The U.S. Department of Transportation (“DOT”) has requested public comment on two petitions to exempt driverless vehicles from certain safety standards, one from General Motors, and another from lesser known Nuro, Inc. Petitions to the Department of Transportation are requests by the public to have Federal Regulations changed or exemptions from them granted. These petitions seek temporary exemptions. What is notable about these petitions is that both are requesting exemptions to be able to move farther away from the traditional notion of a motor vehicle, and closer to the futuristic notion of “mobility pods” with no driver controls.
Nuro, Inc.’s petition seeks exemptions from regulations to be able to deploy autonomous cargo delivery vehicles that do not carry human passengers. A visit to its website reveals video footage of its robot on wheels that looks like an iMac circa 2000 swallowed a golf cart. Nuro’s petition seeks exemptions for its “R2X Low-Speed Automated Delivery Robot” from the requirements that motor vehicles have seats, seatbelts, mirrors inside and out, and windshield standards.
General Motors’ petition seeks exemption from regulations so that it can put into service vehicles with no steering wheel, gear selector, or foot pedals. General Motors’ petition is only with respect to what it describes as Zero Emission Autonomous Vehicles or “ZEAVs.” It has indicated in its petition that the vehicles would be used exclusively for a ridesharing program, that would be geo-restricted, speed limited, and have weather limitations. That said, General Motors indicates it will gradually relax the self-imposed limitations on speed and weather as time progresses.
While General Motors was the earliest of the large automakers to invest in Lyft, this is not a petition that includes the ride sharing service. Lyft is not wedded to General Motors, despite the seat GM holds on its Board. In fact, Lyft has taken substantial investments from Ford Motor Co. and Google’s parent company Alphabet, Inc. Lyft’s most prominent partner may end up being General Motors’ oldest rival, as Lyft announced this past September it would be deploying Ford self-driving vehicles into its fleet in 2021. So expect General Motors’ ride-sharing service to have distinct branding. Whether the vehicles will be branded “Cruise,” as the current San Francisco test fleet, and the name of the independent company General Motors acquired, remains to be seen. The vehicles will also not appear to be as futuristic looking as Nuro’s robot. The petition reveals they will be specially modified Chevrolet Bolts.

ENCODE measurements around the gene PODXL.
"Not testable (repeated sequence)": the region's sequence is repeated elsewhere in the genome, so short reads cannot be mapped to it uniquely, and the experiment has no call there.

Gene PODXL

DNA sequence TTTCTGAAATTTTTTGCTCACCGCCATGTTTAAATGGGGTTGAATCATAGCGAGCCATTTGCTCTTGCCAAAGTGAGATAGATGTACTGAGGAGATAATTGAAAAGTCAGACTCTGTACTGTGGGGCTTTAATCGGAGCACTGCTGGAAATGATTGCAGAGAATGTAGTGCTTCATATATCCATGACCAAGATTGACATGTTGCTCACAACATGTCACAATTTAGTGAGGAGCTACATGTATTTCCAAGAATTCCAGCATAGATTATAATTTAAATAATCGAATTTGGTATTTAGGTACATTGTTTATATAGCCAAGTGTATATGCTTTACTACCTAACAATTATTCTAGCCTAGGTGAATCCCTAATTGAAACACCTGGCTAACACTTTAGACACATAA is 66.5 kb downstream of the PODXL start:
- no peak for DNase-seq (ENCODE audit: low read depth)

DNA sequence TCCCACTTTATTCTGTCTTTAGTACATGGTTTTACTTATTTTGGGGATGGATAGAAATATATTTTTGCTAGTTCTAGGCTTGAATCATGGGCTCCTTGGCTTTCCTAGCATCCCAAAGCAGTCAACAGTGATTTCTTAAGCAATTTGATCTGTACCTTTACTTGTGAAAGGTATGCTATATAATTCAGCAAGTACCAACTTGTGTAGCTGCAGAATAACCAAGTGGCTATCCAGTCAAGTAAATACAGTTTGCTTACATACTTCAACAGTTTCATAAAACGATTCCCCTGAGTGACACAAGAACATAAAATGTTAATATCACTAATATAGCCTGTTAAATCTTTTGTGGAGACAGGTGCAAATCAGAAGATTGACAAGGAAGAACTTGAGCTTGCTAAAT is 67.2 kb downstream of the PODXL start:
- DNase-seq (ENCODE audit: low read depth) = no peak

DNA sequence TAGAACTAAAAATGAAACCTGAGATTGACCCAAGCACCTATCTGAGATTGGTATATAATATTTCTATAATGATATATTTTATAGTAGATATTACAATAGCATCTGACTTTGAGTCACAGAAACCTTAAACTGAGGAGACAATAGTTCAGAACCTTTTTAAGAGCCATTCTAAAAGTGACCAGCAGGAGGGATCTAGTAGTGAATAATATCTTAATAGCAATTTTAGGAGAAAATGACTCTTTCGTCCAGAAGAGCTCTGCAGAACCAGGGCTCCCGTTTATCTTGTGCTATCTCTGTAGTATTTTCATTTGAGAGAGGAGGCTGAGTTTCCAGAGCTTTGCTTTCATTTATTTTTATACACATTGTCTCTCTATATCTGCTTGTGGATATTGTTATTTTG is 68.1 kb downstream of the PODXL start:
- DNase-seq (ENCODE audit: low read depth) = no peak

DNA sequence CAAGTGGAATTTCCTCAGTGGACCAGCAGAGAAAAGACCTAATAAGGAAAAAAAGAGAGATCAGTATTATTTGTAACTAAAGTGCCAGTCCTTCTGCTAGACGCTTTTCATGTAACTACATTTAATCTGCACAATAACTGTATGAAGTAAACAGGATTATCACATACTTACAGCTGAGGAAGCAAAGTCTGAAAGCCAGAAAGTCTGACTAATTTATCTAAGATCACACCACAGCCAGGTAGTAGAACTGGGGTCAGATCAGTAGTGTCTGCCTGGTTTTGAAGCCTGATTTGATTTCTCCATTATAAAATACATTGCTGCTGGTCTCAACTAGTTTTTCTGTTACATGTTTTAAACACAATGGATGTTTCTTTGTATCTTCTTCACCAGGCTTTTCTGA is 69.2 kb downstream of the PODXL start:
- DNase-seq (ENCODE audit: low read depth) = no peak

The DOT has authority to grant exemptions from a Federal Motor Vehicles Safety Standard or bumper standard pursuant to 49 U.S.C. 30113. The National Highway Transportation Safety Agency is charged with considering exemption petitions. General Motors seeks its exemptions pursuant to two specific statutory provisions. One provision allows for exemptions for the testing of low emission vehicles, and the other for the development of technologies that are at least equal in safety to the standards currently in place. Nuro seeks its exemptions pursuant to the provision for low emission vehicles.
While one can never be certain on the outcome of any type of regulatory process, given the statutory basis for the exemptions, and the current regulatory climate, these petitions may end up being well received.